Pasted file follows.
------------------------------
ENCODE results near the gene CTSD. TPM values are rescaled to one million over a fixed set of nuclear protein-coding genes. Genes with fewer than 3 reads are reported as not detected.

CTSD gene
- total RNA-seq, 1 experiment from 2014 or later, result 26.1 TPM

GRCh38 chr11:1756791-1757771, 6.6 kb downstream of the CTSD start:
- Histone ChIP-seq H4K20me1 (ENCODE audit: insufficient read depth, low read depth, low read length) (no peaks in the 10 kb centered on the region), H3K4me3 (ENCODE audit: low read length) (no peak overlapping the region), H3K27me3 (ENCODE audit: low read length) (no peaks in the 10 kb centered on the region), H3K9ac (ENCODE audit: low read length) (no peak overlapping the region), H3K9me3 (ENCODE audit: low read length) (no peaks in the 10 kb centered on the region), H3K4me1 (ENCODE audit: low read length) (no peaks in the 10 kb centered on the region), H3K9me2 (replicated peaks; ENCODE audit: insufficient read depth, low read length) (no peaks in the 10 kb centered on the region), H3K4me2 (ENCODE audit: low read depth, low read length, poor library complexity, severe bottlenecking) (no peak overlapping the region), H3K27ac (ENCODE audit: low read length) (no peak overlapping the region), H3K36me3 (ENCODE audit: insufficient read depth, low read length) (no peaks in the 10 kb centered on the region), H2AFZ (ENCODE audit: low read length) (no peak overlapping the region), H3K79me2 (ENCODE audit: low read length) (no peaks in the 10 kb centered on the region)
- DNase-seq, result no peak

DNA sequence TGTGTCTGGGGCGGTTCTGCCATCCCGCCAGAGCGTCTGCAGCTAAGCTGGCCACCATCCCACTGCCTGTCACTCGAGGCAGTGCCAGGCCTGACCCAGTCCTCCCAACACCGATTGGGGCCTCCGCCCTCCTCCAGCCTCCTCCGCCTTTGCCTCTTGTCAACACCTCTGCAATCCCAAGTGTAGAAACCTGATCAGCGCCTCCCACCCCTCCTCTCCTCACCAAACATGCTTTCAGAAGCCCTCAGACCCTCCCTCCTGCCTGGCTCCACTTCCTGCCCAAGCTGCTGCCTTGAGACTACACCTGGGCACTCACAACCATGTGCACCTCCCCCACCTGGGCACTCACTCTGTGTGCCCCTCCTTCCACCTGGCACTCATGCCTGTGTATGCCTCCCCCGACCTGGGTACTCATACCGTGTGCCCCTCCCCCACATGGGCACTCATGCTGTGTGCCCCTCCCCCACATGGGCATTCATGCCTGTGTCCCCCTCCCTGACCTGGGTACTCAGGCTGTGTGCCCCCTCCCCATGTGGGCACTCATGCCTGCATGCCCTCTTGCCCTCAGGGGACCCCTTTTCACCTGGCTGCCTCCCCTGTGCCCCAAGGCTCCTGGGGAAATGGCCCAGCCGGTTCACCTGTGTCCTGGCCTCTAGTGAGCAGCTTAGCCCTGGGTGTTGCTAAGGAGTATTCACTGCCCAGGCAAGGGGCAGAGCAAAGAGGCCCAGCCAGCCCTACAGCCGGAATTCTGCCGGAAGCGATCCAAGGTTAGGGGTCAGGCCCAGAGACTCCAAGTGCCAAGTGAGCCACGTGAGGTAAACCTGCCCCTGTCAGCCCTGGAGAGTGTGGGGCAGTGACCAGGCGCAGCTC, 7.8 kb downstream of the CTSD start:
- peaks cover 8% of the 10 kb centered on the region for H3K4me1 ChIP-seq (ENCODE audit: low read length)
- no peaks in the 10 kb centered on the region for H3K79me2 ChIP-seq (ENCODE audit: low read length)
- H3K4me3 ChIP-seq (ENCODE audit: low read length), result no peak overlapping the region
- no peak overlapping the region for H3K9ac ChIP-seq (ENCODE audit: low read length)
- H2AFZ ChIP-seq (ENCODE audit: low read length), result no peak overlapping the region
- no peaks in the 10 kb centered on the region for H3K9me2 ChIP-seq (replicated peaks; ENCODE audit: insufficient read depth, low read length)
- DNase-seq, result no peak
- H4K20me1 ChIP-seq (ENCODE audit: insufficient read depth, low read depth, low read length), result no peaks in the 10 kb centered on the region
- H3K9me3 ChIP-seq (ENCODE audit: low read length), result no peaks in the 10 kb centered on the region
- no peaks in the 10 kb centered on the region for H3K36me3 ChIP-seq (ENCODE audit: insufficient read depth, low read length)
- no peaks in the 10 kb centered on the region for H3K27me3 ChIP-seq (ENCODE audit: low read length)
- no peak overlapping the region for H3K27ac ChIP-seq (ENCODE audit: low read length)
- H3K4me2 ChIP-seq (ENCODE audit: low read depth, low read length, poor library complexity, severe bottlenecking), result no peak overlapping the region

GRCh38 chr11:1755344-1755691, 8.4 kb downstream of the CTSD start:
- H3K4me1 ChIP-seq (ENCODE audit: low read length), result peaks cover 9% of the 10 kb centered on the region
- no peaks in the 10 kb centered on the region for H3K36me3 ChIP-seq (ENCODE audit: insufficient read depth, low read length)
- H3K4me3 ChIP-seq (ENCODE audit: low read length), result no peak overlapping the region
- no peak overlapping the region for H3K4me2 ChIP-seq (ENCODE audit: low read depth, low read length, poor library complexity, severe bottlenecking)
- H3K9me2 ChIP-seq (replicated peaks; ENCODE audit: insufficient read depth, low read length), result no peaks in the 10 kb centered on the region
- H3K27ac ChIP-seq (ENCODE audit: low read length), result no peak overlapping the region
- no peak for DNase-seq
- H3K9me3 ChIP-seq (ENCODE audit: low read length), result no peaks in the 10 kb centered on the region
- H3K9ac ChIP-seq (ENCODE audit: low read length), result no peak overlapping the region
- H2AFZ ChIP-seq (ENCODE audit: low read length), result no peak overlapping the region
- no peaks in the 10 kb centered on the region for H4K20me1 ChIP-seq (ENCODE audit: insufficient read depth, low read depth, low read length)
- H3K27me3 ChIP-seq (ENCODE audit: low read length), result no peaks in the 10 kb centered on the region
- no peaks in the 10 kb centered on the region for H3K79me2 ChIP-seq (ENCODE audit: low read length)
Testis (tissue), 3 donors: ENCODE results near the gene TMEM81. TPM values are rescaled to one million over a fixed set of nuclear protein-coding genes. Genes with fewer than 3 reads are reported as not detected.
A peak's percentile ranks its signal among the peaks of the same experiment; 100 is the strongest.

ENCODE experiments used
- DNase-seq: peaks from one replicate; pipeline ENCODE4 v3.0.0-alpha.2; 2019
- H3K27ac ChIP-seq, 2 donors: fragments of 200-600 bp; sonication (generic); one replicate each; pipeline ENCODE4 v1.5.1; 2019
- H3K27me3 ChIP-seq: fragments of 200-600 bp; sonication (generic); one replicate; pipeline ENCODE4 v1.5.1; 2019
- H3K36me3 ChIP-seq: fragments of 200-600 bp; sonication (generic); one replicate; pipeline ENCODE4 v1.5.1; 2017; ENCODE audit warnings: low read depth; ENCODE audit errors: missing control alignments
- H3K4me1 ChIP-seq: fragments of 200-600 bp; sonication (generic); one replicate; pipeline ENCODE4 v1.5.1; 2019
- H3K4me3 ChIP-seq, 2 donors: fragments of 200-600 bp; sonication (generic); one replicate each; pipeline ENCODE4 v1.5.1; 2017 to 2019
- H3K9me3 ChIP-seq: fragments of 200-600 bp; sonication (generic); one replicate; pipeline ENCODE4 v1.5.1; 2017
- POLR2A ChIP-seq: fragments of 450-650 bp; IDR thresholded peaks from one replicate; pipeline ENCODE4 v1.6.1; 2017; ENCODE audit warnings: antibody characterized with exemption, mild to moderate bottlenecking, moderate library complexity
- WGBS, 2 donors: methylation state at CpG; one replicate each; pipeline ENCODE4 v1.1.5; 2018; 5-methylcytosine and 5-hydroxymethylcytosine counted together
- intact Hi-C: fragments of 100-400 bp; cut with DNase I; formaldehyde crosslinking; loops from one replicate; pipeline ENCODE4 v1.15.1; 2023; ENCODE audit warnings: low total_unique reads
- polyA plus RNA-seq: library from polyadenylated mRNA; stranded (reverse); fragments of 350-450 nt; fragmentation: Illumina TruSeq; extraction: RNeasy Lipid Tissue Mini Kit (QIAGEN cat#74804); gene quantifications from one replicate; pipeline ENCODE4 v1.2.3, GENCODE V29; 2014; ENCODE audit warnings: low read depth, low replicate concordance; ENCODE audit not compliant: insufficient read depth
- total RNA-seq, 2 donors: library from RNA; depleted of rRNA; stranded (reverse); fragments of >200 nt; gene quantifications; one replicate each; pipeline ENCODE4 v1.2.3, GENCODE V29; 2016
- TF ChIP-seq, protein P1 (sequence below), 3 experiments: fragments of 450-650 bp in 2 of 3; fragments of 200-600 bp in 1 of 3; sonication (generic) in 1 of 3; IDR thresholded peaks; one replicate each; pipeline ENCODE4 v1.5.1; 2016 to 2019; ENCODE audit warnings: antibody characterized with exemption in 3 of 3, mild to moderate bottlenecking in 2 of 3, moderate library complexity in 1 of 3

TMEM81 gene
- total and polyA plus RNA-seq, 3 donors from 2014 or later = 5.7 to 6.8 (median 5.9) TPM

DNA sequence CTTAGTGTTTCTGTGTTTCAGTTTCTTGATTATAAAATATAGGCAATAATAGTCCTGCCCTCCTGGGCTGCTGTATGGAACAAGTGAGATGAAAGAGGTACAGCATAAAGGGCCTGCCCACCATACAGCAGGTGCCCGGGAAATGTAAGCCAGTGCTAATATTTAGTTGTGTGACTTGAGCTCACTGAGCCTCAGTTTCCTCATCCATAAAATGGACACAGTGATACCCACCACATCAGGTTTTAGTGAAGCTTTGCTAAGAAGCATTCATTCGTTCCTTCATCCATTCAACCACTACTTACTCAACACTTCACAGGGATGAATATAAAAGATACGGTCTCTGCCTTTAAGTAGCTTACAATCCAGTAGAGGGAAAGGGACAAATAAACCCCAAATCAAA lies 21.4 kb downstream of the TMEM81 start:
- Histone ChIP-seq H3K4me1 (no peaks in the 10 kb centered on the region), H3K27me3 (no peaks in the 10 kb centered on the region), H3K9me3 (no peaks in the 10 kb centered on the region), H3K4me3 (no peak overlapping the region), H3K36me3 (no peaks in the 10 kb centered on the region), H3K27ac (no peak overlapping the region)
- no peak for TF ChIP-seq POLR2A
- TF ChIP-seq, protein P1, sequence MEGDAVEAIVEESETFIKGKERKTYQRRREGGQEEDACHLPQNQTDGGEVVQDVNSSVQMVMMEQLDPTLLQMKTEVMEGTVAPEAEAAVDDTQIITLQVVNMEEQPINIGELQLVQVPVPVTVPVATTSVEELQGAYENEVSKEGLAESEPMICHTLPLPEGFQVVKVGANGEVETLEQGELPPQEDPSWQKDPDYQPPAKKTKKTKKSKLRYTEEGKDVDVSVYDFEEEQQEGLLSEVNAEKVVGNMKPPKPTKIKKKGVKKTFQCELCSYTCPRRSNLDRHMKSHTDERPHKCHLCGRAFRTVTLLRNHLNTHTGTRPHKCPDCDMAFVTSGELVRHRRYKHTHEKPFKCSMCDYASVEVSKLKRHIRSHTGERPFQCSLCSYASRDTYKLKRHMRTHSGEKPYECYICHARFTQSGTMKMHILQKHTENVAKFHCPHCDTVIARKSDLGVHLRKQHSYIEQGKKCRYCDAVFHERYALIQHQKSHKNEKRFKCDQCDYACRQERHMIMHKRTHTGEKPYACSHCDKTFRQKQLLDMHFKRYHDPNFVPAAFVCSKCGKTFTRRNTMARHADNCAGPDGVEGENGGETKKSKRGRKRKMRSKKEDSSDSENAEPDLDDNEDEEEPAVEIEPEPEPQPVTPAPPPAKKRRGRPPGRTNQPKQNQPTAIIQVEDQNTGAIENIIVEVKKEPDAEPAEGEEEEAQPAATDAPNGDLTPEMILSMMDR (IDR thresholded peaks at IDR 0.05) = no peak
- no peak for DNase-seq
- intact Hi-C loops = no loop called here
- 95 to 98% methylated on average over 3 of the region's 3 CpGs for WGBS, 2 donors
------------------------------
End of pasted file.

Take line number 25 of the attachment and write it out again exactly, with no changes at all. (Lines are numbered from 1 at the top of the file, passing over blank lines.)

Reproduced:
- no peak overlapping the region for H3K4me2 ChIP-seq (ENCODE audit: low read depth, low read length, poor library complexity, severe bottlenecking)